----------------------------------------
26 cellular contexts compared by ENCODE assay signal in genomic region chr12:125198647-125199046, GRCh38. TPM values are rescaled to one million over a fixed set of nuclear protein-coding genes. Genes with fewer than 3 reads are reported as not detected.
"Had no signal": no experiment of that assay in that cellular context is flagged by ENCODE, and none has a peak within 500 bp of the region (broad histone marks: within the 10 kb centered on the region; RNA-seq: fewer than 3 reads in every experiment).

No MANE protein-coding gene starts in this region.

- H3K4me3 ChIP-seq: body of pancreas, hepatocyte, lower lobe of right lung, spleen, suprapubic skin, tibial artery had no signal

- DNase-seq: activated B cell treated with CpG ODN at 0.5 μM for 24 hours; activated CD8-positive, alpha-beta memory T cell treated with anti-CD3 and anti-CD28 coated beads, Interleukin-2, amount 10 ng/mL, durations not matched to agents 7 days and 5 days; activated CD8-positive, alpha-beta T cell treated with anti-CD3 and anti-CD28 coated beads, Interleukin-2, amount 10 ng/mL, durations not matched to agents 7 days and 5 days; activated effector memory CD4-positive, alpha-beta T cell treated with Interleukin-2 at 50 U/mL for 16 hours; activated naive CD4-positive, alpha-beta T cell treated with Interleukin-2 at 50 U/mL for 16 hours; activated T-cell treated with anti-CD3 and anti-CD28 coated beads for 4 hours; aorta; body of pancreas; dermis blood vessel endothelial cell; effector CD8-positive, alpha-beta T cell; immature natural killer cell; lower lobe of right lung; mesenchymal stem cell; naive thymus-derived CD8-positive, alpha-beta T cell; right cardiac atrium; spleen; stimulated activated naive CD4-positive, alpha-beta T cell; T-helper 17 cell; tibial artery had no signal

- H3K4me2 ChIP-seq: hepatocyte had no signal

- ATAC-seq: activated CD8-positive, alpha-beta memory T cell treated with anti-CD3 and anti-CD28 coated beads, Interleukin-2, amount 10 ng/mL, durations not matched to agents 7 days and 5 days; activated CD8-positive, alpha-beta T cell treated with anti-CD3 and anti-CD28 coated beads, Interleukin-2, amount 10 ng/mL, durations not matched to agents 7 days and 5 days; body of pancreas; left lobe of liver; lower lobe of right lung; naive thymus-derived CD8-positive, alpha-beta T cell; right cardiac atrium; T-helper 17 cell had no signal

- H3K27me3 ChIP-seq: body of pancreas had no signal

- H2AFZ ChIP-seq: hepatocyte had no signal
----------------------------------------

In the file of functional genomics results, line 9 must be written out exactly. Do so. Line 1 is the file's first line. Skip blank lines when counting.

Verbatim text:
- H2AFZ ChIP-seq: hepatocyte had no signal